U.S. Senate Adopts Historic Bill on Genocide Prevention

On Dec. 22, 2010, U.S. Senators voted unanimously in favor of a groundbreaking act “recognizing the United States national interest in helping to prevent and mitigate acts of genocide and other mass atrocities against civilians, and supporting and encouraging efforts to develop a whole of government approach to prevent and mitigate such acts.”

The Auschwitz Institute for Peace and Reconciliation was pleased that the bill recognizes the same practices AIPR promotes in its Raphael Lemkin Genocide Prevention Seminars .

AIPR threw its support behind the bill with a petition on the activist Website Change.org , and AIPR executive director Tibi Galis signed a letter thanking Senator Russell Feingold of Wisconsin for introducing the bill.

The letter was cosigned by 23 other groups that supported the resolution. Click here for the list of Senators who cosponsored the bill.

S.Con.Res.71 identifies steps the U.S. government can take to prevent genocide and mass atrocities, making “never again” a reality instead of just a promise. Among its provisions, the resolution:

  • Affirms that it is in the U.S. national interest to work with international partners to “prevent and mitigate future genocides and mass atrocities”
  • Calls on the President, the Secretary of Defense, the Secretary of State, the Secretary of the Treasury, the head of USAID, and the Director of National Intelligence to form a “whole-of-government approach” to preventing genocide.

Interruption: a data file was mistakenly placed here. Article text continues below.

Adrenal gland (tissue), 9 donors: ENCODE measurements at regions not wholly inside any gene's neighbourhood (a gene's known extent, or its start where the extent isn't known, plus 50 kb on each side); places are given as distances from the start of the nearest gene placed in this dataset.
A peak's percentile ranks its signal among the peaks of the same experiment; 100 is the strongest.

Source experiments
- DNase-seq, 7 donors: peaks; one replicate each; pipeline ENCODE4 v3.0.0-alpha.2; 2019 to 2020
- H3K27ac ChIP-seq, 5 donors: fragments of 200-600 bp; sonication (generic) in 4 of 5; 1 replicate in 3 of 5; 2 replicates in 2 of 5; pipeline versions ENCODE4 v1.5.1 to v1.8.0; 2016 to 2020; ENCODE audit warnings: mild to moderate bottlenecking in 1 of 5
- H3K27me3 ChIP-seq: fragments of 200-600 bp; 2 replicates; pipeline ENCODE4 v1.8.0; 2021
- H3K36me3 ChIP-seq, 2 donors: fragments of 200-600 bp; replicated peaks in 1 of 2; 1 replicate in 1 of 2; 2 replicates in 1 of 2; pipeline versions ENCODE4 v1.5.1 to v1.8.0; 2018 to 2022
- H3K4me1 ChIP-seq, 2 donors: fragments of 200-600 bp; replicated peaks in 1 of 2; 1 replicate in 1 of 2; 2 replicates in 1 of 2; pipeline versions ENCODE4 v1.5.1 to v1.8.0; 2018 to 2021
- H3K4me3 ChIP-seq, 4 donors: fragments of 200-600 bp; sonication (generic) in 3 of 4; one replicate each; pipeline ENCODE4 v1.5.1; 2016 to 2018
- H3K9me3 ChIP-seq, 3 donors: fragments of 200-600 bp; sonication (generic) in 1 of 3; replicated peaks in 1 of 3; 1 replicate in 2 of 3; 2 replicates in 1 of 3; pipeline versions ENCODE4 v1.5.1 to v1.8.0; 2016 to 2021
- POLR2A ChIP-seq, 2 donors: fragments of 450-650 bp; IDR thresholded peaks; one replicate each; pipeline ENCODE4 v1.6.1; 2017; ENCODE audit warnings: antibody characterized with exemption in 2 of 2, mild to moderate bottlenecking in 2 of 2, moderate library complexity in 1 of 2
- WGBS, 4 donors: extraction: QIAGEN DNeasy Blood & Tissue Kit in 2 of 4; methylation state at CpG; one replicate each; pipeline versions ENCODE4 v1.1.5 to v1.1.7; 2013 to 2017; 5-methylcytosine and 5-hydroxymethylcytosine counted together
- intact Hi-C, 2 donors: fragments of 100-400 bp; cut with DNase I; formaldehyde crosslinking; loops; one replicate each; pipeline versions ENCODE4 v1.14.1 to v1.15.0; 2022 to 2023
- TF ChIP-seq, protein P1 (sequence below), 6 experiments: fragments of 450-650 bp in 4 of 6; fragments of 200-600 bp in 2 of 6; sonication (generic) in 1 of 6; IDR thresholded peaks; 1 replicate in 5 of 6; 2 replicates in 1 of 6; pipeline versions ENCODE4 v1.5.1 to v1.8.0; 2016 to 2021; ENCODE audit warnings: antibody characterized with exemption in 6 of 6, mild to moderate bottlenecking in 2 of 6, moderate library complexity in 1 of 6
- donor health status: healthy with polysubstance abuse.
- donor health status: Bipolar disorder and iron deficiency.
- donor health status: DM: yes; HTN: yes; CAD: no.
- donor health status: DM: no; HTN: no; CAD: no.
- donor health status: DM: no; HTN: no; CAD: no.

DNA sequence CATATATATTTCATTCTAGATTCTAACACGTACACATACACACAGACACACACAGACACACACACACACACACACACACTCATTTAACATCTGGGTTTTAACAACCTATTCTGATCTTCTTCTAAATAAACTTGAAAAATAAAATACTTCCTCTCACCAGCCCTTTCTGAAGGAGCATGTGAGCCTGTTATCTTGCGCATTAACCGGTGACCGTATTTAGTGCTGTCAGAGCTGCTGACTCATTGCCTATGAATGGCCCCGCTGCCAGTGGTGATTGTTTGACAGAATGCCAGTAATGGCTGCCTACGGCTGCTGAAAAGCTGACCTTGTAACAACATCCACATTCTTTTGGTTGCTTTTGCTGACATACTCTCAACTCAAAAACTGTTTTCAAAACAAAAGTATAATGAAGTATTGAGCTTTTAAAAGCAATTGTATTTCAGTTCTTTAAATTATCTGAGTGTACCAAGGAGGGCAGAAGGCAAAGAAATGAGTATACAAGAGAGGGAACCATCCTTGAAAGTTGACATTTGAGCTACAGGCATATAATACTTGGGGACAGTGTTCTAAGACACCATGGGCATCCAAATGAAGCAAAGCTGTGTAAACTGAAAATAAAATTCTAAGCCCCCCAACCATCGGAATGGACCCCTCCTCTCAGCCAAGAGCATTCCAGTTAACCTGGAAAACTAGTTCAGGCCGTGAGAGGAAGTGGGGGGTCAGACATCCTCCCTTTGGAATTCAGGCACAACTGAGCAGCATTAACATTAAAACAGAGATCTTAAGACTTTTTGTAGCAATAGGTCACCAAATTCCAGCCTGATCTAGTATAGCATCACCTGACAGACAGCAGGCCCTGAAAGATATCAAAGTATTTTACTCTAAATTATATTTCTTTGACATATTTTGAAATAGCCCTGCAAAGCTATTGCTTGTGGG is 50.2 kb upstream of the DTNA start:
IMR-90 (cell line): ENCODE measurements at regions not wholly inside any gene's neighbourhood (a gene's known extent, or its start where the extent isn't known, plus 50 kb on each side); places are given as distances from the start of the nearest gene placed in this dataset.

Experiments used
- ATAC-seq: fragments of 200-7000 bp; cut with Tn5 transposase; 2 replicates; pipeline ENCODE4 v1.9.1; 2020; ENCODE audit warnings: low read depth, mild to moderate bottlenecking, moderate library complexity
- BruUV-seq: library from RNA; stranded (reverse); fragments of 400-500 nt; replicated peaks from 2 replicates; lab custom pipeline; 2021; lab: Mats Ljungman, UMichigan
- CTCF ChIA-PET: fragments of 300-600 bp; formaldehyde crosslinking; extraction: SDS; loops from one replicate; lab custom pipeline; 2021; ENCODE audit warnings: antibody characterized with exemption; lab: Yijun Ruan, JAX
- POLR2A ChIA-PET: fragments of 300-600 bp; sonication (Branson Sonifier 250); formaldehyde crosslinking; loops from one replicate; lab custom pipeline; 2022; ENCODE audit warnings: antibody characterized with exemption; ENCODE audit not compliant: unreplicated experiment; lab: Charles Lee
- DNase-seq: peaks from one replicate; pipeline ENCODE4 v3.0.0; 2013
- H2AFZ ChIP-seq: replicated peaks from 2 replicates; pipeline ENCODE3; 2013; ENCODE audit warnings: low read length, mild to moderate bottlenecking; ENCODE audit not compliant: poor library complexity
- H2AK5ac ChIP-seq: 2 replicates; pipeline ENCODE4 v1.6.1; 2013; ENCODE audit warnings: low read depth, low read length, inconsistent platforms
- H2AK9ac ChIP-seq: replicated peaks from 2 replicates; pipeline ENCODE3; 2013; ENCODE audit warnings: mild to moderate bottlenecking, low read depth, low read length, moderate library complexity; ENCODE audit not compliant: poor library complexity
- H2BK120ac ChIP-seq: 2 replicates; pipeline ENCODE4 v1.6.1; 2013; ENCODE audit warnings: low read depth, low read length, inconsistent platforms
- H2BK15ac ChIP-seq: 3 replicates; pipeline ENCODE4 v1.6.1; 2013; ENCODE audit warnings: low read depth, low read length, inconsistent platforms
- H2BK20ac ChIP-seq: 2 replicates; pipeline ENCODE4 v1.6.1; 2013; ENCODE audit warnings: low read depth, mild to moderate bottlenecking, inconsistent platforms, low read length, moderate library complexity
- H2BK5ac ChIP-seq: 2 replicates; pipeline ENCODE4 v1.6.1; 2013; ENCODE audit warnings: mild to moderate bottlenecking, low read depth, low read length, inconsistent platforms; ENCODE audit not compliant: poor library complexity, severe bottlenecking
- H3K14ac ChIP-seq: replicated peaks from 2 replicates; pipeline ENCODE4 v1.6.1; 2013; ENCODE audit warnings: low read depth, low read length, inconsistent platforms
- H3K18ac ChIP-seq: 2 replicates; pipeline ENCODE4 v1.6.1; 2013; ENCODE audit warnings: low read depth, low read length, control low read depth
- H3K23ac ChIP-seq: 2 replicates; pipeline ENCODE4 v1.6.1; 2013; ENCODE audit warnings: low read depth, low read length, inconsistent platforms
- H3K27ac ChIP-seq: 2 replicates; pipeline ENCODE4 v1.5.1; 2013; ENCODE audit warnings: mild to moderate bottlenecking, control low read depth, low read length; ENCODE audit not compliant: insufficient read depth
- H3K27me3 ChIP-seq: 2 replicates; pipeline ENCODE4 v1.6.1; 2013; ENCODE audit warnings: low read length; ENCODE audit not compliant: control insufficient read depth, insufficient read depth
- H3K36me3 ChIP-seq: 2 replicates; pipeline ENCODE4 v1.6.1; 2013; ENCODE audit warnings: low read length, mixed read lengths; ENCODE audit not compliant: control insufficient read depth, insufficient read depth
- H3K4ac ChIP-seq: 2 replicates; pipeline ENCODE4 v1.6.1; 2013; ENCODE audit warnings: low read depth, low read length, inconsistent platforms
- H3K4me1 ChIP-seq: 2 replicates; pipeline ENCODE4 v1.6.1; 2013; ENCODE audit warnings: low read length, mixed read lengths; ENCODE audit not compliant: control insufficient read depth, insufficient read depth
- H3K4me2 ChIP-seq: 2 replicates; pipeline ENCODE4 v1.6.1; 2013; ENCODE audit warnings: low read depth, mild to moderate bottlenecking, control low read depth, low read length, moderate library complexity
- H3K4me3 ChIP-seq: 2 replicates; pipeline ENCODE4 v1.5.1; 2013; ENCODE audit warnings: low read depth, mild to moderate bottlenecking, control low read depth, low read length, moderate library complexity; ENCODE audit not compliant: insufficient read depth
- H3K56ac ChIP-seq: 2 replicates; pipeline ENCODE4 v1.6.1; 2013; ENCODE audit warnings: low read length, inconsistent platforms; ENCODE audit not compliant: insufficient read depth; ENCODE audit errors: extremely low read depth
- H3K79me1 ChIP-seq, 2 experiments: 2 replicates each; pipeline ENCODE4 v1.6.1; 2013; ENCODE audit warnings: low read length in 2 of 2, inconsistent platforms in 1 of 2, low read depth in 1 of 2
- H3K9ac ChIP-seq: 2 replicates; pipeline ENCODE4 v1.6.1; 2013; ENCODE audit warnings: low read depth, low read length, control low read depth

The act arrives amid an increased commitment to preventing genocide by the Obama administration. TheNational Security Strategy issued in May 2010 marked the first time a U.S. President stated that it was in the national interest to prevent genocide and mass atrocities.

And on Dec. 15, one week before the passage of S.Con.Res.71, Secretary of State Hillary Clinton unveiled the first-ever Quadrennial Diplomacy and Development Review , calling for the United States to “engage the full weight of our diplomatic efforts earlier in anticipation of potentialórather than in response to actualóviolence, atrocities, or genocide. Consistent with the U.S. having joined others in endorsing the concept of ‘Responsibility to Protect,’ situations that threaten genocide or other mass atrocities warrant very high priority for prevention.”

All these exciting and important developments represent fruit borne from the seeds planted by theGenocide Prevention Task Force Report of December 2008. The report laid out a set of policy recommendations to improve the U.S. government’s capacity to prevent genocide and other mass atrocities.

The Auschwitz Institute has led the way in implementing the report’s recommendations, holding the U.S. military’s first-ever genocide prevention course in September 2010, educating officers from the Fort Leavenworth Army Command and General Staff College in the history of genocide and military options for preventing mass atrocities.